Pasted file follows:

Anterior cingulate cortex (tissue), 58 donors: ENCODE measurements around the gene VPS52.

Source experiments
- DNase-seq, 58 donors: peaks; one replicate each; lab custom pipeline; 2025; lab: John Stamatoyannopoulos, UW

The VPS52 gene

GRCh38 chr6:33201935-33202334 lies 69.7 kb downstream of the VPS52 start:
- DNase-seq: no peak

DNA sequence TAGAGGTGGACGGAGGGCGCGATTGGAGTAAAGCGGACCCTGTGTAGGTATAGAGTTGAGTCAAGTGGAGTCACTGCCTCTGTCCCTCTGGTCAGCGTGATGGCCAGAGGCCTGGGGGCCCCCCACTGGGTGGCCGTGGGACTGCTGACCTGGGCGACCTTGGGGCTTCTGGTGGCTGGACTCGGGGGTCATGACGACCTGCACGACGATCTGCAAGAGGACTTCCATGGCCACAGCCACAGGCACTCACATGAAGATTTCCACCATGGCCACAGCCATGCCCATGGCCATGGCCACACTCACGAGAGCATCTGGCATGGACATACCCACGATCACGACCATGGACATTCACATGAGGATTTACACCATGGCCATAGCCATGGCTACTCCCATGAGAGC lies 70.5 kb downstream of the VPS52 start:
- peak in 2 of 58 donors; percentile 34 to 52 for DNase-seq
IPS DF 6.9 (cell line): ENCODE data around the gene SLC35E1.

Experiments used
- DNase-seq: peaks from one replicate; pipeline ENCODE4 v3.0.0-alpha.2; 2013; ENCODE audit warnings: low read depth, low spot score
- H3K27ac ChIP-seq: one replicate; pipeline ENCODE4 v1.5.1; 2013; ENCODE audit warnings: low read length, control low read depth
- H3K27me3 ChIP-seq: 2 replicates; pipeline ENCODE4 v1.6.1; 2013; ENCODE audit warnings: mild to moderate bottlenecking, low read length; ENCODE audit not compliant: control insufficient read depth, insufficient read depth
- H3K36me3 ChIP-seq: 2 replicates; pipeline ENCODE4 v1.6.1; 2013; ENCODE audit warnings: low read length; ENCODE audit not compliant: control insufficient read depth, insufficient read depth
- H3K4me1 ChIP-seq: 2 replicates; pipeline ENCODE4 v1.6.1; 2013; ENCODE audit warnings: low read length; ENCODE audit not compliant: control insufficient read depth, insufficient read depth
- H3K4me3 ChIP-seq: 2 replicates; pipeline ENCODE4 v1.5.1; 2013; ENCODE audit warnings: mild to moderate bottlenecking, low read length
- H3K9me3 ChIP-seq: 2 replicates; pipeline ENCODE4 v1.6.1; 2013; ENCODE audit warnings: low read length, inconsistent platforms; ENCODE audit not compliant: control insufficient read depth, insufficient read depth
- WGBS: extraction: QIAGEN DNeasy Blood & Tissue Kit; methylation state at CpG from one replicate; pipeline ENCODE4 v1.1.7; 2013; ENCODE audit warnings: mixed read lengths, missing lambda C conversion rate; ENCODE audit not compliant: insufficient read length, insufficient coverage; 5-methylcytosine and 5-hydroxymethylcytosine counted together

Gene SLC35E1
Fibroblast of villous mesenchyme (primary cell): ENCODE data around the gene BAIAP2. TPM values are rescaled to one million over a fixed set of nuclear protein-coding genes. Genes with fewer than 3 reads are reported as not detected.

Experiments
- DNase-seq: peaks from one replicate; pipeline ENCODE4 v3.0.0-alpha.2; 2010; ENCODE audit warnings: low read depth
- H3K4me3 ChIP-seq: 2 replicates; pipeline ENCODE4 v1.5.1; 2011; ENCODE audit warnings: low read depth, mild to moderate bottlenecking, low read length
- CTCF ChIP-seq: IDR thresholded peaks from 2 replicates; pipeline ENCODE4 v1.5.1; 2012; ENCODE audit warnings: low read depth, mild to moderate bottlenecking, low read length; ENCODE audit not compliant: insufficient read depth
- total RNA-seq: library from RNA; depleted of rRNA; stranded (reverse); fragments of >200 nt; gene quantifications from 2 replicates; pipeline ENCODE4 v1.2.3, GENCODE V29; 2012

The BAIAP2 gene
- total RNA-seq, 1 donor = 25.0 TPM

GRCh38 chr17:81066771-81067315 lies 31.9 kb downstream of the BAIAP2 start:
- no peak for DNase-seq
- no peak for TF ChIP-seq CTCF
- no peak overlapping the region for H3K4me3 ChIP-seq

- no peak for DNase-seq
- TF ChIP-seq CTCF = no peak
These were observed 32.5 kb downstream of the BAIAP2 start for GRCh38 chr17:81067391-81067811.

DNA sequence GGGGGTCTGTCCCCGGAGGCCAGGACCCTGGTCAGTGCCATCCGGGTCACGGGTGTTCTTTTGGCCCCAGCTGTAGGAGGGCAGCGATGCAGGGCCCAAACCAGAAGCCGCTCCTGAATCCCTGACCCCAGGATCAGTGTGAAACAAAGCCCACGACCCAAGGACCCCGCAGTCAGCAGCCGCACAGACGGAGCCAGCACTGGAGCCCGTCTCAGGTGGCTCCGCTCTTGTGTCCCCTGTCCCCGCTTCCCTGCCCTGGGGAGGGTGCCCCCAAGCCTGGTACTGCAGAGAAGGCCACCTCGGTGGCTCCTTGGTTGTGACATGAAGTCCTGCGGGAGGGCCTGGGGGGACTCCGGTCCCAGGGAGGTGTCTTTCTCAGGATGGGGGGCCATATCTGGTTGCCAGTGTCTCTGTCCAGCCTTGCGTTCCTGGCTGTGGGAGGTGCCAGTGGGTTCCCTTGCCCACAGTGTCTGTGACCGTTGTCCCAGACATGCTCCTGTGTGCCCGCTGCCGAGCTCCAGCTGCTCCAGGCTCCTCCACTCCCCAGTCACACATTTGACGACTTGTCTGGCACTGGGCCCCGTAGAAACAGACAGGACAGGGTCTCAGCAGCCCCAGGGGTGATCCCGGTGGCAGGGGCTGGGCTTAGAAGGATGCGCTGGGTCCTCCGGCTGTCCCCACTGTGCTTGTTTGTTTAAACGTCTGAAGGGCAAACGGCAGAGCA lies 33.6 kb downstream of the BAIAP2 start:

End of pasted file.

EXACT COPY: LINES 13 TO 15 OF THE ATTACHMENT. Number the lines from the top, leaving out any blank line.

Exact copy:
- H3K27me3 ChIP-seq: 2 replicates; pipeline ENCODE4 v1.6.1; 2013; ENCODE audit warnings: mild to moderate bottlenecking, low read length; ENCODE audit not compliant: control insufficient read depth, insufficient read depth
- H3K36me3 ChIP-seq: 2 replicates; pipeline ENCODE4 v1.6.1; 2013; ENCODE audit warnings: low read length; ENCODE audit not compliant: control insufficient read depth, insufficient read depth
- H3K4me1 ChIP-seq: 2 replicates; pipeline ENCODE4 v1.6.1; 2013; ENCODE audit warnings: low read length; ENCODE audit not compliant: control insufficient read depth, insufficient read depth